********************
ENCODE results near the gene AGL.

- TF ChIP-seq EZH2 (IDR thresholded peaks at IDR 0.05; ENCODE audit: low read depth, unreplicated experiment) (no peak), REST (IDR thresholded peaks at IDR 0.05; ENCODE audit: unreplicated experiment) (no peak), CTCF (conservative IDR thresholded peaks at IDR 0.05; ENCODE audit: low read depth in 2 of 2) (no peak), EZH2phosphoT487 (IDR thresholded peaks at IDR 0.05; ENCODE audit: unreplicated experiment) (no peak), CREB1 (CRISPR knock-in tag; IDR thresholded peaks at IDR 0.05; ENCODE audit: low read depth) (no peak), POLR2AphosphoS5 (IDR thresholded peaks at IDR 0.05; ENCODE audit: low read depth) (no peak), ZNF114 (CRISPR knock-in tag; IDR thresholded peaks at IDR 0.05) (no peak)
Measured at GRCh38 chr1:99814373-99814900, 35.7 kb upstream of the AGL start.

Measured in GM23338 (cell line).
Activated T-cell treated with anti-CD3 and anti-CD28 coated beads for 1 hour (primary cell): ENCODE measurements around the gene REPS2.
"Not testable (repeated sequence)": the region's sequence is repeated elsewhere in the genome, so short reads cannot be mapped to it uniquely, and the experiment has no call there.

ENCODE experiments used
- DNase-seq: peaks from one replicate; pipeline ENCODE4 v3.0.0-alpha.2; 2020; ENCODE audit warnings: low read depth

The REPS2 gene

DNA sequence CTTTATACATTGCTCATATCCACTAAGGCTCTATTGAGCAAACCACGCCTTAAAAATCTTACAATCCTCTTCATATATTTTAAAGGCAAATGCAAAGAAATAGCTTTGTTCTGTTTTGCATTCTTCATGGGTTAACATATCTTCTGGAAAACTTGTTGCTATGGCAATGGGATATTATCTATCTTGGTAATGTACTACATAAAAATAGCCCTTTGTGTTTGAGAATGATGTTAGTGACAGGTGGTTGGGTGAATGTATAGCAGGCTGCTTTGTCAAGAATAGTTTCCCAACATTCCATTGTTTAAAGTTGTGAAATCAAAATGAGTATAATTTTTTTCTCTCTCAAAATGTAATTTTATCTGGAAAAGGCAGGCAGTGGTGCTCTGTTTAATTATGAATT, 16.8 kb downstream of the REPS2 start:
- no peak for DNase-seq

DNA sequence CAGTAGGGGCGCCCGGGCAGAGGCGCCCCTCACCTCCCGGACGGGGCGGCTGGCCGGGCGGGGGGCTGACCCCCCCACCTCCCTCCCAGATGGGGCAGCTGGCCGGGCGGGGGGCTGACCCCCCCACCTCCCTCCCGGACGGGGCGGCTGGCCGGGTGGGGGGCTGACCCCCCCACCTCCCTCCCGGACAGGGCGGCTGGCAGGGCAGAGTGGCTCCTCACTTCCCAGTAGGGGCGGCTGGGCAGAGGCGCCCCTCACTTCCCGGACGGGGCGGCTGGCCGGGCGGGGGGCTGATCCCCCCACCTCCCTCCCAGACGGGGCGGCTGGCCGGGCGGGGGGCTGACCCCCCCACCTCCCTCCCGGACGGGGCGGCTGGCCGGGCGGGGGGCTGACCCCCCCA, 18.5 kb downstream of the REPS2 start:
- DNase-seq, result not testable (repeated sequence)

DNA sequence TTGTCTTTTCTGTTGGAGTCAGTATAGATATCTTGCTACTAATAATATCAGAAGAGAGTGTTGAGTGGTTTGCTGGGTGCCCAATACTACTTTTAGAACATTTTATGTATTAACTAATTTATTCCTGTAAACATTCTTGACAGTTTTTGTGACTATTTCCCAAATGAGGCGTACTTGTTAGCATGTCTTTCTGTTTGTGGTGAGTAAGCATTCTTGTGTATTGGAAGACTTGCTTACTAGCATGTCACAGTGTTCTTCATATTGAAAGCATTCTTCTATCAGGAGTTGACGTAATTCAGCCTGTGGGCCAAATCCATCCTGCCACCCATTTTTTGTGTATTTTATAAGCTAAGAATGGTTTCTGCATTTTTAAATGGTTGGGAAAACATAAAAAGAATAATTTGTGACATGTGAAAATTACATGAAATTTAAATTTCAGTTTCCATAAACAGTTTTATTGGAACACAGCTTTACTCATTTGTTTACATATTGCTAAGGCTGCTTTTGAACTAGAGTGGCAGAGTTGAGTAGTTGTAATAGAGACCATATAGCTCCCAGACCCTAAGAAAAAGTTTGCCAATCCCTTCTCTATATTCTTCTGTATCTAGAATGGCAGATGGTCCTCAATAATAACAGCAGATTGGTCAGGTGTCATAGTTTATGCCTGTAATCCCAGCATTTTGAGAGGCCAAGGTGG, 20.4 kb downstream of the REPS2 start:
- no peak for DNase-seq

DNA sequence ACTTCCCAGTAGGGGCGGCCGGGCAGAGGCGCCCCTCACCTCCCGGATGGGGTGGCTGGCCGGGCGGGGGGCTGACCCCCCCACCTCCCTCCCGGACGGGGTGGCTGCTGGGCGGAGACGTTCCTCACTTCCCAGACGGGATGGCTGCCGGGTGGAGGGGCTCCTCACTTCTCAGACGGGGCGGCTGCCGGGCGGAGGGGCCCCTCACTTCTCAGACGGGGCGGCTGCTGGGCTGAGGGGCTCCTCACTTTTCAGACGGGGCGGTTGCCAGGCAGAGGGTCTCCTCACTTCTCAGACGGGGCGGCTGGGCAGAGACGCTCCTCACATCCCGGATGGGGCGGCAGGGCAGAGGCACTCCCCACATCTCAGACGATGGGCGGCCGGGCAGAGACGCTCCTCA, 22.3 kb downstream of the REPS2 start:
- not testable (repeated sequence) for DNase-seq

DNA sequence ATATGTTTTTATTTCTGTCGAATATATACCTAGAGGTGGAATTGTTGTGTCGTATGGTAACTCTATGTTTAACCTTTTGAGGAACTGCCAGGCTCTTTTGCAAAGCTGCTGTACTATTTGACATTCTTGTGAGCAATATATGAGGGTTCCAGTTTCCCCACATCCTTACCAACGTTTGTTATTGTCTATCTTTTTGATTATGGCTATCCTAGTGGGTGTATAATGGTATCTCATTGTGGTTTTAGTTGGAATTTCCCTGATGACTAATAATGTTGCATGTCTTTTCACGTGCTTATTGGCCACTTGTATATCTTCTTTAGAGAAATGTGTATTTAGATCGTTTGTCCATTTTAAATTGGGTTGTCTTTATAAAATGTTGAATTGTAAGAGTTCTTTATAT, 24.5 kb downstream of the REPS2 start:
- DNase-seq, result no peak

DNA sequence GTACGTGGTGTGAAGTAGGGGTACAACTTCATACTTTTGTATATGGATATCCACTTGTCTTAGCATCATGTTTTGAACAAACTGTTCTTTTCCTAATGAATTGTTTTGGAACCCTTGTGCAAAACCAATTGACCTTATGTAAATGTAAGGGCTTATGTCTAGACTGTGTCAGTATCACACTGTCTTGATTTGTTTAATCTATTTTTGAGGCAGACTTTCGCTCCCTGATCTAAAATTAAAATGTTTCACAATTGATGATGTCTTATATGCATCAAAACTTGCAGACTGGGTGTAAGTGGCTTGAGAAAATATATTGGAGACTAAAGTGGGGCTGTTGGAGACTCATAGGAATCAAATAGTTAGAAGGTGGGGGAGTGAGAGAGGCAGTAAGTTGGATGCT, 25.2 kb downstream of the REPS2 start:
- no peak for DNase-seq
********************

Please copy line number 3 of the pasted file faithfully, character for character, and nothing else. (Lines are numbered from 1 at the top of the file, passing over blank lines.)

Measured at GRCh38 chr1:99814373-99814900, 35.7 kb upstream of the AGL start.